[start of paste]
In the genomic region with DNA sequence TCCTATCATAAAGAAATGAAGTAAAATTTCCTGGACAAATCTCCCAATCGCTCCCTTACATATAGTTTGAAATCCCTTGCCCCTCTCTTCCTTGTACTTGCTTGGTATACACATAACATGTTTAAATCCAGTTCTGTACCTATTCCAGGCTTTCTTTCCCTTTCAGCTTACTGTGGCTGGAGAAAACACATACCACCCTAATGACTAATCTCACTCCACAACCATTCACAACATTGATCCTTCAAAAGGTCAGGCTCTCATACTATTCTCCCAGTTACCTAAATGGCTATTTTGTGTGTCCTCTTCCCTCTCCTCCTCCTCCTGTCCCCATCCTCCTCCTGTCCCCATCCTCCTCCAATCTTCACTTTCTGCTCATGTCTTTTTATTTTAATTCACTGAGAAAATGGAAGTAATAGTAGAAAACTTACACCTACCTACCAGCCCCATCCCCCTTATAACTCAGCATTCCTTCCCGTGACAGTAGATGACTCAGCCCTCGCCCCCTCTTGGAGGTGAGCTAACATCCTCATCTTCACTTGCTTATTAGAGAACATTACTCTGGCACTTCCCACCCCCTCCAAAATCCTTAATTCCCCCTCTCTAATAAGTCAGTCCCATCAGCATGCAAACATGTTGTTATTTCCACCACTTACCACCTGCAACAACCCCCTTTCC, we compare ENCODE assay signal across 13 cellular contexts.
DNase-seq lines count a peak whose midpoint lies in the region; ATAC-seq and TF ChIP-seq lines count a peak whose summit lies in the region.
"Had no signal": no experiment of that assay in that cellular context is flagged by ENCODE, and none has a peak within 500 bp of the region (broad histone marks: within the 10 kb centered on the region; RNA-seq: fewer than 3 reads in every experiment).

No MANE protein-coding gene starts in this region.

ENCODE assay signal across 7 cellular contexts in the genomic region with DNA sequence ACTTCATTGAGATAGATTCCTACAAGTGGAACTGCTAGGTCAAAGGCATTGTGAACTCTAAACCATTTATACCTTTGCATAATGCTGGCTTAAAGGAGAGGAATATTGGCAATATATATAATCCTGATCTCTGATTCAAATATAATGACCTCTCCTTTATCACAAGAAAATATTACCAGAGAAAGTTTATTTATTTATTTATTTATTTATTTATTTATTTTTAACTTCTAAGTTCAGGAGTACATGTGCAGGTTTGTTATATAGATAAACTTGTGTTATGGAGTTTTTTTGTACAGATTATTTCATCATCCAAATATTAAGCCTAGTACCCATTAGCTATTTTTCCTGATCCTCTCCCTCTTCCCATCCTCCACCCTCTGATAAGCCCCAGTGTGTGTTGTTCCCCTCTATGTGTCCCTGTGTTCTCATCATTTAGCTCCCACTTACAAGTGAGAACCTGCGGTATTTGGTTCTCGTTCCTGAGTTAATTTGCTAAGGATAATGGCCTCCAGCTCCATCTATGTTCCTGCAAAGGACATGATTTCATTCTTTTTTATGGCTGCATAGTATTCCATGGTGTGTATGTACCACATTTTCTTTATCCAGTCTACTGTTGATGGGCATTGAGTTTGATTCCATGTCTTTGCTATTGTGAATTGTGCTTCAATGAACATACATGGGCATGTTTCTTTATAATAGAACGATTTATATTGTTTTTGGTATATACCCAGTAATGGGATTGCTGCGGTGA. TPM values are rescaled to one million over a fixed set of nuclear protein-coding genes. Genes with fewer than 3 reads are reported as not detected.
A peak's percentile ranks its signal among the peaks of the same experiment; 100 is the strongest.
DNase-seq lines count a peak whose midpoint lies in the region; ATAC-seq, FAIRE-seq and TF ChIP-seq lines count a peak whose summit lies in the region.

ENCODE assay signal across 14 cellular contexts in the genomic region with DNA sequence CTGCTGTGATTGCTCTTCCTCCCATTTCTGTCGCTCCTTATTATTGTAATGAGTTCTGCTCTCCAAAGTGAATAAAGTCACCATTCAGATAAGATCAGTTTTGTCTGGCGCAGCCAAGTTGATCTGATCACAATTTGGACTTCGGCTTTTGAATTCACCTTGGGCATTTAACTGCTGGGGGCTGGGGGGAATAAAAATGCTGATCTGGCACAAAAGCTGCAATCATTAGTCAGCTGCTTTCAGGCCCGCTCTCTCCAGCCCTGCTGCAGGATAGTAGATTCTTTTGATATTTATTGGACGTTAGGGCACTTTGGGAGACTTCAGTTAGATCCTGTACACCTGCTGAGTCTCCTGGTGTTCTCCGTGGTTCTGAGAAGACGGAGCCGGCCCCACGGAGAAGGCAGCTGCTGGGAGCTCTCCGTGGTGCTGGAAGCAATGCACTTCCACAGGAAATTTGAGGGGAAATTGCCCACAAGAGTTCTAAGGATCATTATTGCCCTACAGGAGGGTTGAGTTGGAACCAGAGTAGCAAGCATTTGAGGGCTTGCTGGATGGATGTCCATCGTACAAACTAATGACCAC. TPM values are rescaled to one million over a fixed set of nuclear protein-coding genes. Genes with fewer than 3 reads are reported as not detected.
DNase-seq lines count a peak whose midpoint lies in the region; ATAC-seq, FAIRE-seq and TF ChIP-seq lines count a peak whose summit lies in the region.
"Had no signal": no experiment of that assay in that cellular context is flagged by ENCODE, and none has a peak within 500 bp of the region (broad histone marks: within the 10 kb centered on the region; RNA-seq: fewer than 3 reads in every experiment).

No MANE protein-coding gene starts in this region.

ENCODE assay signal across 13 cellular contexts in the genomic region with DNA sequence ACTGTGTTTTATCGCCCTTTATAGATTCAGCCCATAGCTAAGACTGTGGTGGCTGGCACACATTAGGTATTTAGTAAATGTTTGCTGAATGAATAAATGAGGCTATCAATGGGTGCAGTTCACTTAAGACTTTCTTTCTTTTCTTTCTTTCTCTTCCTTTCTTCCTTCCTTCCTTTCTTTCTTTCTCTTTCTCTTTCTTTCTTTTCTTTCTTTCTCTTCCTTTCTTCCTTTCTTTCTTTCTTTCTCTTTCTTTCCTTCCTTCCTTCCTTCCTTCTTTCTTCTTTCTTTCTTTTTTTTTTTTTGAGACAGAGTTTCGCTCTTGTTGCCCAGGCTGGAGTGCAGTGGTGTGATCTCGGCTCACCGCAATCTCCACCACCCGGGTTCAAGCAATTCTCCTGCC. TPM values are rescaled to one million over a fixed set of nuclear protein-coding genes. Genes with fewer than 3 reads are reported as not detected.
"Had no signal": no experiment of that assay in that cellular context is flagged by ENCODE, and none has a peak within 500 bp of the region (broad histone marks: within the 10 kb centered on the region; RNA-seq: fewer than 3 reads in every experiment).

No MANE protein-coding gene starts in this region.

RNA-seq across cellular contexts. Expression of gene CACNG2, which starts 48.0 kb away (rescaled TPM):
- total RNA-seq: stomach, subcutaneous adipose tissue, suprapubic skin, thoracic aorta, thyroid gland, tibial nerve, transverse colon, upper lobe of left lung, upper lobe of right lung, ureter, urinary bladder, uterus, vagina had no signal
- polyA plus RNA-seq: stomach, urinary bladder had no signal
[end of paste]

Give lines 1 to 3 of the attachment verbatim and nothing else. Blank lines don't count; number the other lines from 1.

In the genomic region with DNA sequence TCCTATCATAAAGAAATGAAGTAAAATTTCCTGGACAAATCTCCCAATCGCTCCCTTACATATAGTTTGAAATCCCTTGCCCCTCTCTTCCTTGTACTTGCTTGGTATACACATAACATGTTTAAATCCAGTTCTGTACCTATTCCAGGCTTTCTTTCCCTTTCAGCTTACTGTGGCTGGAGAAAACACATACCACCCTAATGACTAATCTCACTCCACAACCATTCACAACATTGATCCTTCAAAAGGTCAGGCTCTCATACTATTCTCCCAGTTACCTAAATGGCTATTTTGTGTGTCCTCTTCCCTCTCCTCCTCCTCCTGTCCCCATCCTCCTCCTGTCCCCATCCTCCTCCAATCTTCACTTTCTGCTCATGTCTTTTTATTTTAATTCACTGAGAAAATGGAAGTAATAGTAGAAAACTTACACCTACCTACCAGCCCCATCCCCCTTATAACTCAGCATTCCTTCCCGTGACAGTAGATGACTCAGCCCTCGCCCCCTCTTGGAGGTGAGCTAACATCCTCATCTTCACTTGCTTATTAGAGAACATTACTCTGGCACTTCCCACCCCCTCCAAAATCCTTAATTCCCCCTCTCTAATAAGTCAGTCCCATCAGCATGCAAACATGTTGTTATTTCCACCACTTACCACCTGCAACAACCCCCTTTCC, we compare ENCODE assay signal across 13 cellular contexts.
DNase-seq lines count a peak whose midpoint lies in the region; ATAC-seq and TF ChIP-seq lines count a peak whose summit lies in the region.
"Had no signal": no experiment of that assay in that cellular context is flagged by ENCODE, and none has a peak within 500 bp of the region (broad histone marks: within the 10 kb centered on the region; RNA-seq: fewer than 3 reads in every experiment).